‘Dangerous Minds’ and Hollywood lies

Grace Yi, Staff Writer

Hang on for a minute...we're trying to find some more stories you might like.


Email This Story






Produced in 1995, Carlmont was portrayed in the movie “Dangerous Minds”, with a negative attitude; however, many changes and enhancements have changed the perspective and outlook of the school.

“The movie was not like the situation on campus. There was a lot of liberties taken on Carlmont that wasn’t like it was portrayed. The movie made Carlmont look like a roughneck school, the movie was nothing like Carlmont was,” stated varsity softball coach and occasional substitute teacher of Carlmont, Jim Liggett.

“Dangerous Minds” originated from an autobiography written by LouAnne Johnson called My Posse Don’t Do Homework. This movie was distributed by Walt Disney Studios Distribution on Aug. 11, 1995. “Dangerous Minds” was rated R, and in one hour and 39 minutes, it depicted Carlmont as a rough school with tough students.

Liggett disagrees that Carlmont was once a lacking school. He has been working at Carlmont since 1967, 28 years before the movie was introduced to the public. He has worked with many of the past teachers including Johnson throughout and during her short term as a teacher.

Carolyn Wade, a current History and English teacher said, “[The] Carlmont that was depicted was nothing like it. [There was a] lot of asphalt, less greenery, and graffiti. The school had always been careful in being clear, clean, and taking care of the landscape.”

Melanie Fuentes, secretary of Principal Raul Zamora agreed with Liggett and Wade and noted that the movie had “hollywood-ized” Carlmont and did not accurately portray Carlmont High School in the 1990s.

In the movie, an ex-marine named LouAnne Johnson took a job teaching an Academy class, mostly made up of African American and Hispanic teenagers from East Palo Alto at Carlmont High School in Belmont, CA. However, the movie was not filmed at Carlmont, but at Burlingame High School, San Mateo High School, Washington Middle School and in the cities of Santa Cruz and Pasadena.

Before the movie was filmed, Michelle Pfeiffer, who played the lead role as Johnson, toured Carlmont High School with the movie productions staff.

A few teachers such as Wade and current math teacher Gayle McGinnis were able to see and meet her.

Pfeiffer won many awards such as the Blockbuster Entertainment Award where she  was awarded as Favorite Actress in 1996, a year after the production of the movie. In the same year she was nominated as the Most Desirable Female by MTV Movies Award.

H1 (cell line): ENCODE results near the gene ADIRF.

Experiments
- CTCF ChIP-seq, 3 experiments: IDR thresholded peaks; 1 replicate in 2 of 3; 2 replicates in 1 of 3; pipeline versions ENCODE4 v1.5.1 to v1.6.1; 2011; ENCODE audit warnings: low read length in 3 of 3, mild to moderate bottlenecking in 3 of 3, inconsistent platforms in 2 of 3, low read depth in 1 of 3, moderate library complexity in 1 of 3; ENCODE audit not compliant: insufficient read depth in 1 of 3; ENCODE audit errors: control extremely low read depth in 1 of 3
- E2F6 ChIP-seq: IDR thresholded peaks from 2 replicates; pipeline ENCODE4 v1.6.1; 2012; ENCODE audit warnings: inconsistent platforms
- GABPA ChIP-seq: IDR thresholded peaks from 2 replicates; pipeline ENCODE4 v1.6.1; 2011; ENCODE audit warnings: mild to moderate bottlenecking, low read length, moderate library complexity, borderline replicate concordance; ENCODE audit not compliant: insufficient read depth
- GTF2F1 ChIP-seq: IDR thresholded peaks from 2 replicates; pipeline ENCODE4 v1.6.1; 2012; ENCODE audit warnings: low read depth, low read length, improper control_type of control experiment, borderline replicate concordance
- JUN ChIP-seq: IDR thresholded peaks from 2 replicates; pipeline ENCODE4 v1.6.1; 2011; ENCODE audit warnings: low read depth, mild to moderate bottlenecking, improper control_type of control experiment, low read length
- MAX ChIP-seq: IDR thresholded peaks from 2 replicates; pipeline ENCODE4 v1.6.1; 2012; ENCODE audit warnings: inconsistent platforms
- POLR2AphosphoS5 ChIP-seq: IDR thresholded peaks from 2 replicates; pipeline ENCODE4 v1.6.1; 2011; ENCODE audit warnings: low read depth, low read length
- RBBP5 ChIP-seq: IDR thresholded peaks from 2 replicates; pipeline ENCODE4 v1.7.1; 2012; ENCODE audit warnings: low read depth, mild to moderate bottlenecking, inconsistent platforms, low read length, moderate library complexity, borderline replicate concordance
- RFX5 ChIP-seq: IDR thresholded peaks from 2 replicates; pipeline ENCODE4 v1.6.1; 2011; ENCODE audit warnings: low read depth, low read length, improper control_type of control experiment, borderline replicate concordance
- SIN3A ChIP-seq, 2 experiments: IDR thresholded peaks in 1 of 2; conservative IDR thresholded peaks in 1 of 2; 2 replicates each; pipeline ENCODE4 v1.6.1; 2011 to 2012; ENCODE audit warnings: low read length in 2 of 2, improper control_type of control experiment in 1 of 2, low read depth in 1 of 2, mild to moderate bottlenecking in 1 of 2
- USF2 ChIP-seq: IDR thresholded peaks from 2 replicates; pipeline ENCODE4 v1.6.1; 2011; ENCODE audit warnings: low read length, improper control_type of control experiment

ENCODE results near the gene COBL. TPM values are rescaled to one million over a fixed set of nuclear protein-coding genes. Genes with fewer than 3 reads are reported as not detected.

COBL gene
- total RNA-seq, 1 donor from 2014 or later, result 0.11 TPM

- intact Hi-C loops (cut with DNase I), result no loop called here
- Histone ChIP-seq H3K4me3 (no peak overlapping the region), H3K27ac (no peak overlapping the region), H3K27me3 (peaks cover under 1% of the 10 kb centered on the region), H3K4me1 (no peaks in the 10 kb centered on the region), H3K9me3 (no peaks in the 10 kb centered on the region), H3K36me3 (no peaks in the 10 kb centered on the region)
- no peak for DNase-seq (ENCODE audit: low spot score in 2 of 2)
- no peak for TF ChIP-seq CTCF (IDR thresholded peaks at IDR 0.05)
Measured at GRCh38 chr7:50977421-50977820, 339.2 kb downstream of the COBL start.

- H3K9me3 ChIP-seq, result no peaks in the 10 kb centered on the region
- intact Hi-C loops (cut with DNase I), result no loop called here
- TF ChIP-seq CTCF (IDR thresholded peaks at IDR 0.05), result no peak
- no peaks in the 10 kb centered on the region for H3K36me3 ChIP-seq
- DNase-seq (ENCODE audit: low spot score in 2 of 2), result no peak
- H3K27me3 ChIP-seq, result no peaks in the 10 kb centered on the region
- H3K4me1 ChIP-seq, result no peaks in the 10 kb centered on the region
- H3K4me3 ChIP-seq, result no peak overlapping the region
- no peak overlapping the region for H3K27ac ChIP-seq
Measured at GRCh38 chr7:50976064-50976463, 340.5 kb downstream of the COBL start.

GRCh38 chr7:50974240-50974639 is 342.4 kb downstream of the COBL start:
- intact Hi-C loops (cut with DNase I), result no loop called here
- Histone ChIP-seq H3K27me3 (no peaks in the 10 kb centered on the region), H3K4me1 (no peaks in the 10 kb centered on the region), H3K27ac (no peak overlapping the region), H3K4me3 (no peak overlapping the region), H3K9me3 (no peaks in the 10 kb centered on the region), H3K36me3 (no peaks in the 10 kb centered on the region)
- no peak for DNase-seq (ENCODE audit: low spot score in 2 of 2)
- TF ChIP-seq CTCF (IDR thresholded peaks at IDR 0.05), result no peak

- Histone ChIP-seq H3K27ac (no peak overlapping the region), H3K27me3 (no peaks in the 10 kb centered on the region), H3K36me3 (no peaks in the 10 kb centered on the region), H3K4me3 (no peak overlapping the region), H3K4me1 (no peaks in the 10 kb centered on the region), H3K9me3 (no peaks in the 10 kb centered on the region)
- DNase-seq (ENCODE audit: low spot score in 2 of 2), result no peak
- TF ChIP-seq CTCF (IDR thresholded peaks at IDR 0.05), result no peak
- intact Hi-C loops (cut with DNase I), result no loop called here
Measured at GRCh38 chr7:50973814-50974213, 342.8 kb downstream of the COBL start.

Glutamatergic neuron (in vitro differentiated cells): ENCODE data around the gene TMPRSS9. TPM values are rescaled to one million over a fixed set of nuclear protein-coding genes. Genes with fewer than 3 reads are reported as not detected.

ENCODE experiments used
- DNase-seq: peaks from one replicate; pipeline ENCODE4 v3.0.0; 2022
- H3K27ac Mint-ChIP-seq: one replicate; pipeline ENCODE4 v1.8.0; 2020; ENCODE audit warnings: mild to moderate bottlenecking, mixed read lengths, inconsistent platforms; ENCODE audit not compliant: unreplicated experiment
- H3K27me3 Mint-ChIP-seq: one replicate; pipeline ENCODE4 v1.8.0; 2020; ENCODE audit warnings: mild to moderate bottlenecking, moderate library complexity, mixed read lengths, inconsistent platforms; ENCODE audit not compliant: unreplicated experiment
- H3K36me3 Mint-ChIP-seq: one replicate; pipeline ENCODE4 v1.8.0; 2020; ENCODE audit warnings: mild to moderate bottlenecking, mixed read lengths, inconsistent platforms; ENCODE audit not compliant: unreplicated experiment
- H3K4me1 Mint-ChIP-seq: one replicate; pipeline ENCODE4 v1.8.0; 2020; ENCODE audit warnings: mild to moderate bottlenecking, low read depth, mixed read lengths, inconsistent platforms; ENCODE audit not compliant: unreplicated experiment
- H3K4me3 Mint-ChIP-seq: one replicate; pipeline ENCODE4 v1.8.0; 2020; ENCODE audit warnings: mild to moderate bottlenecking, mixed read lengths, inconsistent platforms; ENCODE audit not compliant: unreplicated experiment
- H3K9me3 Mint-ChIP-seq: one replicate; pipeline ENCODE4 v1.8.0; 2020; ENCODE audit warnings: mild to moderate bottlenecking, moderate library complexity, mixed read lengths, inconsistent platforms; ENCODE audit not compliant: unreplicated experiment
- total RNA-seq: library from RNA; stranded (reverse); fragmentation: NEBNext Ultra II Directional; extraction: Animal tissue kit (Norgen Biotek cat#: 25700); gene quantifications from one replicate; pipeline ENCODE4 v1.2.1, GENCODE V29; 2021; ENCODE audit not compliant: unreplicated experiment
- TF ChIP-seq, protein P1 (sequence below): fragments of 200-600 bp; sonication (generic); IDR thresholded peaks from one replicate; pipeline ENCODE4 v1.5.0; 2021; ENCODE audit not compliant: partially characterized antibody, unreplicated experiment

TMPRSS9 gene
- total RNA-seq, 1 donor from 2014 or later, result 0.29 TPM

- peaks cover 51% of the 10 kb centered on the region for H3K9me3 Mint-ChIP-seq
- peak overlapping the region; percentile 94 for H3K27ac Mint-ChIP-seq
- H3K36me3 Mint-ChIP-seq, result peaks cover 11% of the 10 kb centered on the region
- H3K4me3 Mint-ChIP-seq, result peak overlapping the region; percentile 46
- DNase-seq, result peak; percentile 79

MTV Movie awards also prized the movie with the Best Movie Song. The songs was called “Gangsta Paradise,” Coolio’s song which was allegedly rumored to be based on how Carlmont was a deficient school many years ago.

“Dangerous Minds”  became a box office success with a total of $84,916,680, and for a short period was a television series that ran from Sept. 1996 to Mar. 1997 aired on ABC network with Annie Potts as the lead role for Johnson.

Despite the segregation riots and discrimination around the Carlmont neighborhood in the 1970s, some believed that Carlmont had improved significantly since the time of the “roughneck” students who attended Carlmont high school. For example, Carlmont recently finished building the new football field and has beautified much of the campus.

“Enrollment was way low, I think it was 1,198 [students]. The enrollment kept increasing and with all the shadowing programs…[it] brought back the community.” said Fuentes.

Furthermore, some have noted that the administration have imputed much effort to change the perception of the Carlmont community over the last decade.

“[Now] the facility has a much different feel, more attractive and more welcoming. [There are] much more AP and Advanced classes offered now. [There is] less negative behavior,” commented McGinnis.

Similarly, Wade added, “I think Carlmont has been successful in building tolerance to ethnicity and embracing it- I think that’s one of the beauties of the campus.”

Liggett concluded that “Carlmont always had really good students, [but] back then had a share of bad ones.”

Carlmont will continue to strive to become an even better school in the years to come.

Print Friendly, PDF & Email

Hang on for a minute...we're trying to find some more stories you might like.


Email This Story